Album Review: Ty Segall's "Ty Segall"
By Shane Moyer
While listening to the second self-titled album from the already proven talent of Ty Segall, I find myself thinking, “Oh! This is good.” Seems simple enough; however, the complexity of the experience that is necessary to initiate that type of a response will take some explaining. Ty Segall sits on the precipice of perfect distortion and grit. It is fun and easy to get lost in. This album takes me on a road trip with friends: we are in a van, the windows are down, and we are all in anticipation of the excitement and entertainment we are about to embark on.
“Break A Guitar” starts us off with a head bobbing garage syncopation and urges us to sing along. It is perfect foreplay for what is about to transpire. The second track, “Freedom,” has a quick pick-up-and-go nature. The dueling guitars eat up the air with hardened key changes. The refrain gets the heart pumping and you want to get up and make a thing of it.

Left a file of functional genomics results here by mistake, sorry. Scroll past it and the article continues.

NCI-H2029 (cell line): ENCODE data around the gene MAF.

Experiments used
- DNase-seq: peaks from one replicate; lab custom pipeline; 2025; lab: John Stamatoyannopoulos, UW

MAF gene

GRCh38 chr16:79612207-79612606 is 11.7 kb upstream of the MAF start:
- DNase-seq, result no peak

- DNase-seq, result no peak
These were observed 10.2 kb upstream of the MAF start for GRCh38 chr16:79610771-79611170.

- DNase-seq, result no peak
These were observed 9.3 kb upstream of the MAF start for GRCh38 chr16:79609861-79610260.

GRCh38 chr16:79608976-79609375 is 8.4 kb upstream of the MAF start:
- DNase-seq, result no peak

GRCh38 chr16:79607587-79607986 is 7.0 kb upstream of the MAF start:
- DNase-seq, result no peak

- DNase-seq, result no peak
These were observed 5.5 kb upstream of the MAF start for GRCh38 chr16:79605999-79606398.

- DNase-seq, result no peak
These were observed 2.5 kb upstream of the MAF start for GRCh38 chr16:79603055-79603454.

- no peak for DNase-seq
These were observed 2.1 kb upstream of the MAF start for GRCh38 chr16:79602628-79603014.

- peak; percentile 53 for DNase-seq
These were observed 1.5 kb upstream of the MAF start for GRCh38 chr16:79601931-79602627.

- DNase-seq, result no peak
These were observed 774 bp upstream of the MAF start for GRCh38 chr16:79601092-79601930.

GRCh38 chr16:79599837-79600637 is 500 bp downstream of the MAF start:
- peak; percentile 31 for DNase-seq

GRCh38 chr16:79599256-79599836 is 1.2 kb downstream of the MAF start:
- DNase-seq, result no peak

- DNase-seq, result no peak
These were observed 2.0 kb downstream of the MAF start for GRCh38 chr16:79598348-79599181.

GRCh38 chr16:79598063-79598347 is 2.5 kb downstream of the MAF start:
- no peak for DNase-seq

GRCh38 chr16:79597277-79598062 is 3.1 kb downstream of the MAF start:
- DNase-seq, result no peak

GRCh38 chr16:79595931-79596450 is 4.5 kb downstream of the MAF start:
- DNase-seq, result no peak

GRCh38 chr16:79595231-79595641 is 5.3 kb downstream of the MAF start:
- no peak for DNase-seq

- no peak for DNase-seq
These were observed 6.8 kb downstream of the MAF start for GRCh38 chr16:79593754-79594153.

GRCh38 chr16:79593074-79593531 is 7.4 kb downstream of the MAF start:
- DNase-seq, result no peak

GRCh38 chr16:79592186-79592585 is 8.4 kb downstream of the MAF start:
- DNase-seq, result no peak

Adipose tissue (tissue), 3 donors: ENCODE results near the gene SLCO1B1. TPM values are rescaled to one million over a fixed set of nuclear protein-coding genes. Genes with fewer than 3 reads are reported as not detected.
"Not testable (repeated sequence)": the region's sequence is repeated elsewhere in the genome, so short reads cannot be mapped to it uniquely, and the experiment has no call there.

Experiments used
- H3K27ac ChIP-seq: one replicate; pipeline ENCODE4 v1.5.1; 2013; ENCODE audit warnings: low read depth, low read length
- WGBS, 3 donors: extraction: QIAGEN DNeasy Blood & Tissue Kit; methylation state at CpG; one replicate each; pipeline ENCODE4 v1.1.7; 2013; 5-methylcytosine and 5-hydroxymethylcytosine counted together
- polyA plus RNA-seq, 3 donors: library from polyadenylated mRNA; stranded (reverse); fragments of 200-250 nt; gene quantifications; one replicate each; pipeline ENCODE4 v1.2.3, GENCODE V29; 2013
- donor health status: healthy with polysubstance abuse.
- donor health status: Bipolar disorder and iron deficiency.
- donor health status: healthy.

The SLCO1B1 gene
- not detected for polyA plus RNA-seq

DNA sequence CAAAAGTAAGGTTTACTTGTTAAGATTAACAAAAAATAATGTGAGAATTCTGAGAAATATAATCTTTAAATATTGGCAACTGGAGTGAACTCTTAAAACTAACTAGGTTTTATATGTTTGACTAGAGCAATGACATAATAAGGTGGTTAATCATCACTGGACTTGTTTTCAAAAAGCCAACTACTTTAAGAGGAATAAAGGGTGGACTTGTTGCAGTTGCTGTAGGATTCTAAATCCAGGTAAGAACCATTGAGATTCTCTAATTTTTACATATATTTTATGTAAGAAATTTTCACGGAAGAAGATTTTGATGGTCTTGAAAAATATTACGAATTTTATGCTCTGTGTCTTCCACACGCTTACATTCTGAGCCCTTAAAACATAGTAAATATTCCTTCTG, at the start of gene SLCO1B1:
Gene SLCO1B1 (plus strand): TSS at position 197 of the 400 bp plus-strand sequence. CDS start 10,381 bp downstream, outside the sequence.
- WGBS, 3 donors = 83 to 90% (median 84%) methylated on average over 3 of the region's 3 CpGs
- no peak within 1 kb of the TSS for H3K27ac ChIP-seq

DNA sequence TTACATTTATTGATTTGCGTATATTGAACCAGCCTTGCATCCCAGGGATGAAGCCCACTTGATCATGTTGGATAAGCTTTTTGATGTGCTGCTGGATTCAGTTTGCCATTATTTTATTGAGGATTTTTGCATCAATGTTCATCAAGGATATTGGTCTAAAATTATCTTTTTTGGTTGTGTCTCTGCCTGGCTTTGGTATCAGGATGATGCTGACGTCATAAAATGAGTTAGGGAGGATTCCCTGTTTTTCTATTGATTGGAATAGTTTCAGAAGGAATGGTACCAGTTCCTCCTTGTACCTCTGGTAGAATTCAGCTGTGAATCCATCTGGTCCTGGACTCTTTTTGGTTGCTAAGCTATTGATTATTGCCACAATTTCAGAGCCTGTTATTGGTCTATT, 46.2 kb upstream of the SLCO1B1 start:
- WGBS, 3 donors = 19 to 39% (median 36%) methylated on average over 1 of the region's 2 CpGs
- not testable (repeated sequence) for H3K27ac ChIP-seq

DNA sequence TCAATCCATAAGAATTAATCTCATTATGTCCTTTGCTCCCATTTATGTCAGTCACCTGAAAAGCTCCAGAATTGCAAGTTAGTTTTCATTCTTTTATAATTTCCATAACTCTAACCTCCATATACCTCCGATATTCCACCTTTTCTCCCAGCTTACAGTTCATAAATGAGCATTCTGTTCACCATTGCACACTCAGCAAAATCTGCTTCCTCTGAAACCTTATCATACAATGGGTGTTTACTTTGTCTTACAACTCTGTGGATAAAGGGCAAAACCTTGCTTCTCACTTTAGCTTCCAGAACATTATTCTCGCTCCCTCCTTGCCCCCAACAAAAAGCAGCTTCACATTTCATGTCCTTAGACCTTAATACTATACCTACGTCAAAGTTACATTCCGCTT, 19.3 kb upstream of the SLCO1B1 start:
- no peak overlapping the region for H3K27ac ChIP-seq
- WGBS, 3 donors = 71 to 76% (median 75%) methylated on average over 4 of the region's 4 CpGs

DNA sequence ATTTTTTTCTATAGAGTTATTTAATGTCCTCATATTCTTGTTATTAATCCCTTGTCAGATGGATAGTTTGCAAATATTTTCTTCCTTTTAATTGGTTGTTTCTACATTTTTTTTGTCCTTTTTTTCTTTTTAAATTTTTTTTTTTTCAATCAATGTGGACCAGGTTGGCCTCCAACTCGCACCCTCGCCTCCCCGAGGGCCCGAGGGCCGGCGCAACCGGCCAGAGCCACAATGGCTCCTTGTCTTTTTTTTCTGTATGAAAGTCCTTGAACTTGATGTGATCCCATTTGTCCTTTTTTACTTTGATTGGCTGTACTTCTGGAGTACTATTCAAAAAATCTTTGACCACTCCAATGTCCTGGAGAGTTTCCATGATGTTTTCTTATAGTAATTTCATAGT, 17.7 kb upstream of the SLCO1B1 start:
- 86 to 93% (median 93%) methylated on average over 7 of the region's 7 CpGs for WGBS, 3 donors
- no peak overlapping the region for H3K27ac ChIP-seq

Considering the attitude in the beginning of the album, we assume that Segall and his band have some things to say. “Warm Hands (Freedom Returned)” is an elegant arrangement of emotion. Fast changes and rough break chorus feeds the fire, then a decrescendo during the instrumental break gives us a moment to catch our breath just long enough for the musicians to round one more time. “Talkin'” flips us completely. The swing beat and guitar give us a country western tale. I am not sure if it was necessary to slow things down to an almost crawl in order to progress the album. However, the guitar solo and harmonizing almost cleanses the pallet.
Segall is back at it real quick though with “The Only One.” This ballad has a deep hurt feeling, beautifully illustrated by the lead’s solo and arpeggiated melodies. The album then presents us with “Thank You Mr. K,” a super fueled illustration of the band’s ability to thrash. I instantly want to break something. I am definitely a huge fan of what I feel is this album's flagship song, “Orange Color Queen.” The progression, the break down, the vocals, and lyrics are exactly what I want to hear when I listen to Segall.
Left with only a few songs, Ty Segall ends on a pleasant march that reminds me of that road trip. “Papers” bates me to roll down the window and surf my hand in the wind, as “Take Care” fills my head with thoughts of the sun shining through the trees down on my face. Though the album has come to a close, we hear those same strong remnants from the lead, those same amazing solos that were prevalent track by track, and powerful lyrics that we have come to expect from the accomplished Ty Segall.